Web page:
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Climate change impacts in New Zealand

Human activity is increasing the natural level of greenhouse gases in the atmosphere causing Earth to warm up and the climate to change. The effects of a warming planet and disrupted climate pattern are already becoming evident.

Looking out over the next 30-40 years, the effects of climate change, and the response to it, presents a major national and global challenge. The cost of doing nothing about climate change could be high, impacting upon our environment, economy and society. Some climate change is already inevitable, but with significant greenhouse gas reductions now the catastrophic effects of climate change may be avoided.

In New Zealand likely climate change impacts include:

  • higher temperatures, more in the North Island than the South, (but still likely to be less than the global average)
  • rising sea levels
  • more frequent extreme weather events such as droughts (especially in the east of New Zealand) and floods
  • a change in rainfall patterns - higher rainfall in the west and less in the east.

These changes will result in both positive and negative effects. For example:

  • agricultural productivity is expected to increase in some areas but there is the risk of drought and spreading pests and diseases. It is likely that there would be costs associated with changing land-use activities to suit a new climate
  • people are likely to enjoy the benefits of warmer winters with fewer frosts, but hotter summers will bring increased risks of heat stress and subtropical diseases
  • forests and vegetation may grow faster, but native ecosystems could be invaded by exotic species
  • drier conditions in some areas are likely to be coupled with the risk of more frequent extreme events such as floods, droughts and storms
  • rising sea levels will increase the risk of erosion and saltwater intrusion, increasing the need for coastal protection
  • snowlines and glaciers are expected to retreat and change water flows in major South Island rivers.

The Ministry for the Environment is currently providing local government with detailed scientific, technical and policy guidance as well as case studies on how to plan for the potential impacts of climate change.

The Ministry for the Environment is continuing to study the economic implications of extreme weather events and climate change, provide guidance to specific sectors on the likely effects of climate change and response options, and to identify business opportunities that may arise from climate change.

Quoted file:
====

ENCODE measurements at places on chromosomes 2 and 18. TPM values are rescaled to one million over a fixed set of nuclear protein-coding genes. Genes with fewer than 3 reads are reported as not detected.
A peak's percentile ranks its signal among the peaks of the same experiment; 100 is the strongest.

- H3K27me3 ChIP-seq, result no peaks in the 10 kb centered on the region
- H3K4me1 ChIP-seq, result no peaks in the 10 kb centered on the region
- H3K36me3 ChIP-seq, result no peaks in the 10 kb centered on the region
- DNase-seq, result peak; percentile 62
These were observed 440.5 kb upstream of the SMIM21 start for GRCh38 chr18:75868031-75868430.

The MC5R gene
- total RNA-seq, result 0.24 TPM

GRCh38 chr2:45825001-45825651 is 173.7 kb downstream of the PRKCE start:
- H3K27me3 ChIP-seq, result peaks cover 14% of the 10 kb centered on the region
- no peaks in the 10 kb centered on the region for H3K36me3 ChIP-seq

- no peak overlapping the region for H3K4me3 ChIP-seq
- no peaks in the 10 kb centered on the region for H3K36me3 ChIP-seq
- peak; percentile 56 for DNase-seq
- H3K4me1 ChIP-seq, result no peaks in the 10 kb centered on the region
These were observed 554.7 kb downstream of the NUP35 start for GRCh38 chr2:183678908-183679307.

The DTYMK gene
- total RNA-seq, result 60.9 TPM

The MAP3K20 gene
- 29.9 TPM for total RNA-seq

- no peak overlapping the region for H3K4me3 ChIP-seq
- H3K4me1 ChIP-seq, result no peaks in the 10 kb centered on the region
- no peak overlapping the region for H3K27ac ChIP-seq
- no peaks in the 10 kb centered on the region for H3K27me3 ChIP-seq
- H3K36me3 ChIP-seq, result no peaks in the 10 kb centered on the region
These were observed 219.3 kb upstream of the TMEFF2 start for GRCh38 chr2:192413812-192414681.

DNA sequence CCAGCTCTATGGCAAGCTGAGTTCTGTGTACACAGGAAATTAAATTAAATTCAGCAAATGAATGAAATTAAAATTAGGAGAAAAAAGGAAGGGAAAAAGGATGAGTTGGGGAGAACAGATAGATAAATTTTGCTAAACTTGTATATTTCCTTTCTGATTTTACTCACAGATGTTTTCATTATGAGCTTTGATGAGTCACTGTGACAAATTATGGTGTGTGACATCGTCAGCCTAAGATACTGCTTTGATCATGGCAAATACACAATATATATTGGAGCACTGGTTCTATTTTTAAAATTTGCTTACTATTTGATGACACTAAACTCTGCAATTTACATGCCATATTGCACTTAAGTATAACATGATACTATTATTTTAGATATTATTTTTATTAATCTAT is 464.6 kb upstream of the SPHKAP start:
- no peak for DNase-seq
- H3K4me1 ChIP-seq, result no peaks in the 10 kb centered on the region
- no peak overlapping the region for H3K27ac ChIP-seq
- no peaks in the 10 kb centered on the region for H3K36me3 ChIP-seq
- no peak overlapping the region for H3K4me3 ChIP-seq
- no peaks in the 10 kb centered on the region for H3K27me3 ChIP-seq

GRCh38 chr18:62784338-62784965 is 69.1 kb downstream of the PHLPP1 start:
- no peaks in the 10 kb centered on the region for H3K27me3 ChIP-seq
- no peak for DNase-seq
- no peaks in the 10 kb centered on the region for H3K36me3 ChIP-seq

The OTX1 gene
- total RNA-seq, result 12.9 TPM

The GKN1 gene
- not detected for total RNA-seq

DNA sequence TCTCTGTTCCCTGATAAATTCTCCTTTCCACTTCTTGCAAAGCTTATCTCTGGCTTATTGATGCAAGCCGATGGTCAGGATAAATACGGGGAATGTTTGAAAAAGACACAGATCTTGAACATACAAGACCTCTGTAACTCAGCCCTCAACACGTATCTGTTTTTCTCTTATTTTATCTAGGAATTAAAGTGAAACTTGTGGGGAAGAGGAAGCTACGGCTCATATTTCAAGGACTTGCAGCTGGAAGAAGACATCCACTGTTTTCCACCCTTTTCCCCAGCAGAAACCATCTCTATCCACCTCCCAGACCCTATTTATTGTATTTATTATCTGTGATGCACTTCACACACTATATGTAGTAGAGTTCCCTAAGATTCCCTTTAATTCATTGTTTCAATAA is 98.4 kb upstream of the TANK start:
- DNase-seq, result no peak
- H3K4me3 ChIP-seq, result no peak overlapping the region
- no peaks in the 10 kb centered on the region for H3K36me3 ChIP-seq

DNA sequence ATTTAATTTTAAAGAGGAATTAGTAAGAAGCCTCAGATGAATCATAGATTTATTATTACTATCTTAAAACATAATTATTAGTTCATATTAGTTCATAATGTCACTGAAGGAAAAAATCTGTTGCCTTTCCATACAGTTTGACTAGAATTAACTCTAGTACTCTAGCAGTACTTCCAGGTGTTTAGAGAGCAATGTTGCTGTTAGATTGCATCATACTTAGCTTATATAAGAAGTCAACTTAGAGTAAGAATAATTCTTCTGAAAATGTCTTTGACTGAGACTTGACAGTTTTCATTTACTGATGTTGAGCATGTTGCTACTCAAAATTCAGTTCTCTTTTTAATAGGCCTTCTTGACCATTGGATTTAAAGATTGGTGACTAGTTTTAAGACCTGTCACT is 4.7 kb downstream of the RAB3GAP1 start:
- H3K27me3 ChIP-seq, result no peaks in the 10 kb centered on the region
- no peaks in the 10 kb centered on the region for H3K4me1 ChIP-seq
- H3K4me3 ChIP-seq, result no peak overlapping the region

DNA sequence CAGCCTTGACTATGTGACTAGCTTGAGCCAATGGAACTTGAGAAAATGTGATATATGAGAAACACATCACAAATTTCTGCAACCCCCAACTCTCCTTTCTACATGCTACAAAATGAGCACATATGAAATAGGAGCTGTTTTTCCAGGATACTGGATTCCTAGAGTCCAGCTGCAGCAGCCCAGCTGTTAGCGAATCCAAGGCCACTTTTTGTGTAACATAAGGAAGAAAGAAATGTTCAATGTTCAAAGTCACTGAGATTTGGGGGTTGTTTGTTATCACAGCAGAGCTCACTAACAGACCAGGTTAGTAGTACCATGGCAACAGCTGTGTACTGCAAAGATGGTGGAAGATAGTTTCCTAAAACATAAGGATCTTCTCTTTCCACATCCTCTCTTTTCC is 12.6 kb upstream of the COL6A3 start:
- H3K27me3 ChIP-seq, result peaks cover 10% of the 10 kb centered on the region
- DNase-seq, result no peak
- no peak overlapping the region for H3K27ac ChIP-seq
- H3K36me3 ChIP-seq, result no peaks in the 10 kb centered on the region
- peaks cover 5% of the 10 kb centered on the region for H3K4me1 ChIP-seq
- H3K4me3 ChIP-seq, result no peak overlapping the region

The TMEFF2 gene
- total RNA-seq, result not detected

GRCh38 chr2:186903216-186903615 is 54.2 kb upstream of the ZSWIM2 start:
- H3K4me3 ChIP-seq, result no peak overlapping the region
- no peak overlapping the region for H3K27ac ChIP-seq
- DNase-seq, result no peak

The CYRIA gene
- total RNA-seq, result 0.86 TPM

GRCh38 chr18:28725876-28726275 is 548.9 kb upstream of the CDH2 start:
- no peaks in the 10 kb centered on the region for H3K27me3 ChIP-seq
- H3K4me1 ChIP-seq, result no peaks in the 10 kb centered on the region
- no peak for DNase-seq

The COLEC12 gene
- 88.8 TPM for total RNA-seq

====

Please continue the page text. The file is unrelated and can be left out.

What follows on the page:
For more information on climate change impacts in New Zealand see:

Summary of climate change impacts

Issue Main points

Higher temperatures

  • There is likely to be an increase in demand for air-conditioning systems and therefore for electricity in summer
  • Conversely, there will be a reduction in demand for winter heating meaning less costs for bill payers and reducing stress on those who cannot afford electricity


  • More frequent intense winter rainfalls are expected to increase the likelihood of flooding by rivers, as well as flash flooding when urban drainage systems become overwhelmed

Water resources

  • Water demand will be heightened during hot, dry summers
  • Longer summers with higher temperatures and lower rainfall will reduce soil moisture and groundwater supplies
  • River flows are likely to be lower in summer and higher in winter
  • Lower river flows in summer will raise water temperatures and aggravate water quality problems


  • Higher levels of mortality related to summer heat are expected
  • Higher winter temperatures would be likely to lead to a reduction in winter related mortality and illnesses such as colds and flu


  • Warmer weather would favour conditions for increased competition from exotic species as well as the spread of disease and pests, affecting both fauna and flora
  • Warmer temperatures will reduce some critical habitats, increasing the risk of localised extinction
  • Increased summer drought will cause stress to dry lowland forests
  • Earlier springs and longer frost-free seasons could affect the timing of bird egg-laying, as well as the emergence, first flowering and health of leafing or flowering plants

Built environment

  • Increased temperatures may reduce comfort of occupants in domestic, commercial and public buildings, and could lead to business disruption


  • Hotter summers may damage elements of transport infrastructure, causing buckled railway lines and rutted roads, with associated disruption and repair costs

Business and Finance

  • Households may find it more difficult to access adequate insurance cover in the face of increased flood risk
  • Fruit and vegetable growers may find it more expensive to insure against weather related damage eg, hail
  • The risk management of potential climate change impacts may provide significant opportunities for business

Last updated: 14 December 2009